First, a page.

Biochemistry & Molecular Biology
In the twenty-first century, plastic is a major product we use throughout our daily lives. One of the main components that is used to create and harden some plastics is a compound called bisphenol A (BPA). It is found widely in most of the plastics we use today from dishware to toys. The resins of BPA can leech into the food that we consume from plastic containers. One of the main issues with BPA is that it has a similar structure to the hormone estrogen and can bind to estrogen receptors. Estrogen is known to elicit cell proliferation and regulate many cellular growth activities. Although many companies have switched to BPA free products, the plasticizer is replaced with other bisphenols such as BPS or BPF which also share structures similar to estrogen. One consequence of bisphenol exposure can be an increase in cathepsin activity. Since cathepsins are linked to cell metastasis and may be controlled by estrogen, more chemicals binding to estrogen receptors could mean more cancer metastasis. The goal of this research is to analyze the effect of BPA, BPS, and BPF on cathepsin activity and cell metastasis on an MCF-7 line of human breast cancer cells.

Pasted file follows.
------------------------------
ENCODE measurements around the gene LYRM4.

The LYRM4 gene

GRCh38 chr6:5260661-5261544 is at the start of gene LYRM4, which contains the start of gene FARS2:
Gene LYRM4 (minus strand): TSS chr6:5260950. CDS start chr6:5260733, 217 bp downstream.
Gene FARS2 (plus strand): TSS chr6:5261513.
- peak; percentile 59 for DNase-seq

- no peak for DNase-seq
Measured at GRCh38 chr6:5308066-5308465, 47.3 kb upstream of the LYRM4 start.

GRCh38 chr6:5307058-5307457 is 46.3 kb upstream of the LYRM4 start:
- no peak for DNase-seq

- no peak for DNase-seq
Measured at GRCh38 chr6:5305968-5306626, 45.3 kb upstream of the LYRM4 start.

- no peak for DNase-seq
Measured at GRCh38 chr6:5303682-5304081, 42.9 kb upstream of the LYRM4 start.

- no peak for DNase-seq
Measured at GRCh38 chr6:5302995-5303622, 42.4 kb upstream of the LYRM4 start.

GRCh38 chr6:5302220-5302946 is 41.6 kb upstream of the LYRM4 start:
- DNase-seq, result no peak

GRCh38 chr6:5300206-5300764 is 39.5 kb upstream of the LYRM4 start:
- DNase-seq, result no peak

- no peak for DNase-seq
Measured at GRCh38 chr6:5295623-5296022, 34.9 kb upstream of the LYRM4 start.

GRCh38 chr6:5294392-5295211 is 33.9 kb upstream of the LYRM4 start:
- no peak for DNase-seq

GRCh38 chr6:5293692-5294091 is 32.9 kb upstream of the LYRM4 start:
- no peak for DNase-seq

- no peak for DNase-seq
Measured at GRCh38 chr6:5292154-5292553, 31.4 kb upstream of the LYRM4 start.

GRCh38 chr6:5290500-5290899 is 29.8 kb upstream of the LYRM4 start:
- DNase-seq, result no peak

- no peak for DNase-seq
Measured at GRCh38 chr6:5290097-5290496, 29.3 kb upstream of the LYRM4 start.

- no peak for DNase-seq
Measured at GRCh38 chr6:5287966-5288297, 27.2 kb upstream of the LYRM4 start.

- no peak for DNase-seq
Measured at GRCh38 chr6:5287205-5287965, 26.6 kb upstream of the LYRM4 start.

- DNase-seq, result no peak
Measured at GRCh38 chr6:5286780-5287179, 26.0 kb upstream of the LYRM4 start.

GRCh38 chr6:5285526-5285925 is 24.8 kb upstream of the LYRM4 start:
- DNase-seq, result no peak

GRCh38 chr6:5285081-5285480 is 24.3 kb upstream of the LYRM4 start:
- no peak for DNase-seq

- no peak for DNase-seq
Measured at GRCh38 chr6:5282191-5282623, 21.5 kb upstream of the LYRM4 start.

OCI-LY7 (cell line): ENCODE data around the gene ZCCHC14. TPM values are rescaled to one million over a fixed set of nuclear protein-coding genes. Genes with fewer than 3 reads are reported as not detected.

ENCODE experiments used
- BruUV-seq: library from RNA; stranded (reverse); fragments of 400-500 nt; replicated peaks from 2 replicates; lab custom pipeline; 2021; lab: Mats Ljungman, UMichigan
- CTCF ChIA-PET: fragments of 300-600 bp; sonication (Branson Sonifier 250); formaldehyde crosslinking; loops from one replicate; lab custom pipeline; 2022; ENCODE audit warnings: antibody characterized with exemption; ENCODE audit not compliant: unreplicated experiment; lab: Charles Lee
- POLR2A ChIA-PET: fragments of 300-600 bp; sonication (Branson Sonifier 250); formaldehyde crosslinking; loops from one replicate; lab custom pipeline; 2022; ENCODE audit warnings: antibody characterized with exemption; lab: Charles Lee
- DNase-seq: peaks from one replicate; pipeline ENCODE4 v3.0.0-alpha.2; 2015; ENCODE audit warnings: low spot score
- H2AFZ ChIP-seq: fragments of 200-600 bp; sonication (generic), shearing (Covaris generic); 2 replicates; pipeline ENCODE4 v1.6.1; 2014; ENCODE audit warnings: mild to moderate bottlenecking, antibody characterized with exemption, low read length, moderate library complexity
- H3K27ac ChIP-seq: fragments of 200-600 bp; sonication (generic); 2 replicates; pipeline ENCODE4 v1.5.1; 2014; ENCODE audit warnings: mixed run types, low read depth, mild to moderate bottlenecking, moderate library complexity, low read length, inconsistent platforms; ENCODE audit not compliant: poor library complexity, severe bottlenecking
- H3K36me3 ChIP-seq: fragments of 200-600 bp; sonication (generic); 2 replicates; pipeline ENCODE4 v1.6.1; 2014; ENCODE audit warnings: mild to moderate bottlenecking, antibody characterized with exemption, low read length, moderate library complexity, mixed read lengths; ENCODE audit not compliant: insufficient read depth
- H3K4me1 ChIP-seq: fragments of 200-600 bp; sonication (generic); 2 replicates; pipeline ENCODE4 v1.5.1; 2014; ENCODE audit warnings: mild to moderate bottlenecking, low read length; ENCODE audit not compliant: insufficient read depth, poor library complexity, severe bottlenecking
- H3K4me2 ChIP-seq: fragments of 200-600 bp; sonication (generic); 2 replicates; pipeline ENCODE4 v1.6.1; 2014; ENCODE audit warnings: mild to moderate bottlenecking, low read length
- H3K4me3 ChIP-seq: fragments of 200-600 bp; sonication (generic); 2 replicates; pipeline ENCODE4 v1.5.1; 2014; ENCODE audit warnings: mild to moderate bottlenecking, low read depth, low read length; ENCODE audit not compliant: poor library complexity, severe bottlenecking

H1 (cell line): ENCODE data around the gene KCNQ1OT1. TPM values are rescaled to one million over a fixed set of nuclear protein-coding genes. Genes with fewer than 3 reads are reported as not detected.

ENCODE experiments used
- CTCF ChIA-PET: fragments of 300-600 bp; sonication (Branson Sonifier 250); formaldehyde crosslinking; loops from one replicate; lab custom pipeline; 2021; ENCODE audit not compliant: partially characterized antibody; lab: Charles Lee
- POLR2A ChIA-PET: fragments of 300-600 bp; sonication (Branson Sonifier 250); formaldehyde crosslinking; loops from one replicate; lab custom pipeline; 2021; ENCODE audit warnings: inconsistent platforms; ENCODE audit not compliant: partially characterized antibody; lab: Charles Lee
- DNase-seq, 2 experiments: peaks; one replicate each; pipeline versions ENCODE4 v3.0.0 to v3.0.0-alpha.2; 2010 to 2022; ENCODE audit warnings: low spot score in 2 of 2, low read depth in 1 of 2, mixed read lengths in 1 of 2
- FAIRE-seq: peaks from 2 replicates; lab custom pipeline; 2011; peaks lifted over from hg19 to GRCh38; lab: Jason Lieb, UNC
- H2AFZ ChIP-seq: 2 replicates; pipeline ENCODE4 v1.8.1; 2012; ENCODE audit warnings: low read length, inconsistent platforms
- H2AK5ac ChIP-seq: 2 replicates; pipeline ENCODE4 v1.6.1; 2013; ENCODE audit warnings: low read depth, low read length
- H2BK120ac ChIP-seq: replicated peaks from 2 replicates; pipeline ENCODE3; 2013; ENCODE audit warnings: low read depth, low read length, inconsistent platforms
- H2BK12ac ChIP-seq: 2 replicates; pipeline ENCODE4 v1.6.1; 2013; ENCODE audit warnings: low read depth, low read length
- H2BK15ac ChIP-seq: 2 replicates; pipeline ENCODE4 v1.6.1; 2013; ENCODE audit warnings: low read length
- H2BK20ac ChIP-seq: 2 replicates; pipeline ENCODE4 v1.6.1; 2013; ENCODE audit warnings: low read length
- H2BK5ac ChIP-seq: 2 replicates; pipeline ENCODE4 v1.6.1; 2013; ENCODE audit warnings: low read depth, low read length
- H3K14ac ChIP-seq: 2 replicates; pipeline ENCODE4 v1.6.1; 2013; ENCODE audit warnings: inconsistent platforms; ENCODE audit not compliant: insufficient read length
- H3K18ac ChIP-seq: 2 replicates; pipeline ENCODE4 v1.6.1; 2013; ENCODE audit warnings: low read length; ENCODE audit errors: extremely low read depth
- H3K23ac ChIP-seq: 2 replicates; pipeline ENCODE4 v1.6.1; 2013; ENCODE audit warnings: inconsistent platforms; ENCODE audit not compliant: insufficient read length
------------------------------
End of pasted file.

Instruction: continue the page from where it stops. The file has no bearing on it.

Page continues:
Lachowicz, Jake C., "The Impact of BPA, BPS, and BPF on Cathepsin Activity and Metastasis of MCF-7 Breast Cancer Cells" (2017). Biochemistry and Molecular Biology Summer Fellows. 8.
Available for download on Tuesday, July 20, 2027